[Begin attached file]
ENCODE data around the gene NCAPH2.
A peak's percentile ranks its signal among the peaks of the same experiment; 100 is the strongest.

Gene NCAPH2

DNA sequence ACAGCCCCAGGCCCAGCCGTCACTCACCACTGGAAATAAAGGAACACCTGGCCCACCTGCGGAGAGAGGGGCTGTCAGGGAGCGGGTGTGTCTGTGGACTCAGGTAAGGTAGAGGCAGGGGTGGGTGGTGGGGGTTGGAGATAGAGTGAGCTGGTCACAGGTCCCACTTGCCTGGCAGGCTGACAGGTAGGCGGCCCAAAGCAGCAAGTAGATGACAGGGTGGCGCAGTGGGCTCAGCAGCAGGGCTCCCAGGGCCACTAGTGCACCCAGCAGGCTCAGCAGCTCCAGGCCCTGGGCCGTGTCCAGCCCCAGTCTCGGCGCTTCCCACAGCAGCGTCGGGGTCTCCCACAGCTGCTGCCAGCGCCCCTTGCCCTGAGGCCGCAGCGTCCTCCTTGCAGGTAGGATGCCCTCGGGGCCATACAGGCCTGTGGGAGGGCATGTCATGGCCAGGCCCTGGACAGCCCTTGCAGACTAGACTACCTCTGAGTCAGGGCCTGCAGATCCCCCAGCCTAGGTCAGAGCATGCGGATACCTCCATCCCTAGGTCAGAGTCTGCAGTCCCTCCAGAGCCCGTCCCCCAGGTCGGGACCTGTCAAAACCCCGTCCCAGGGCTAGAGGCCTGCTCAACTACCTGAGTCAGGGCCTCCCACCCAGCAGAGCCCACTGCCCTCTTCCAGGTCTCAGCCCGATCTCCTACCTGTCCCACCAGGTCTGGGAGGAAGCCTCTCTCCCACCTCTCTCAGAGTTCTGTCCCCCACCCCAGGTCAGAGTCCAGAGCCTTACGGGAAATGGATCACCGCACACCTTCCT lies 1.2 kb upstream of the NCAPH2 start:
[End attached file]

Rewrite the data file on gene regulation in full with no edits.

ENCODE data around the gene NCAPH2.
A peak's percentile ranks its signal among the peaks of the same experiment; 100 is the strongest.

Gene NCAPH2

DNA sequence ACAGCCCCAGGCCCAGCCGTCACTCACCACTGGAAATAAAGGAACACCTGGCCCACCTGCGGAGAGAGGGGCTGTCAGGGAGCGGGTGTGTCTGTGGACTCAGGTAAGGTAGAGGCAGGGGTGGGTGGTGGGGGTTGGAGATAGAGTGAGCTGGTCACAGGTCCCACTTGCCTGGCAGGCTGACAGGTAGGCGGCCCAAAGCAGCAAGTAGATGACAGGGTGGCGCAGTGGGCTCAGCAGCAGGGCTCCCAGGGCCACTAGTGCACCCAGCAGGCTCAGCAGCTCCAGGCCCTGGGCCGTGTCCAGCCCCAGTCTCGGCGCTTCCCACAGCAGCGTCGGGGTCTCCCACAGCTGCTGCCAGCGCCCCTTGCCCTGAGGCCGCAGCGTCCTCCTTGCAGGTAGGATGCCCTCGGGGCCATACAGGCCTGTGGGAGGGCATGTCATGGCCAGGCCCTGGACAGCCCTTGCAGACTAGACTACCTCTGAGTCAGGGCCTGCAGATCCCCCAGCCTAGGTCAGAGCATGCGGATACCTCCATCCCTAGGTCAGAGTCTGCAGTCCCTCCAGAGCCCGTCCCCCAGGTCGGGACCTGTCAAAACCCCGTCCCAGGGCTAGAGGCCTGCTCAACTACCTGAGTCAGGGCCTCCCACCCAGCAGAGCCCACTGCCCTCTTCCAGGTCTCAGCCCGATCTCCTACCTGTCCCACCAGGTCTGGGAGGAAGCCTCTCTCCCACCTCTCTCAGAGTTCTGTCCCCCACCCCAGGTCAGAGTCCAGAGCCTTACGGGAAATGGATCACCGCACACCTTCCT lies 1.2 kb upstream of the NCAPH2 start: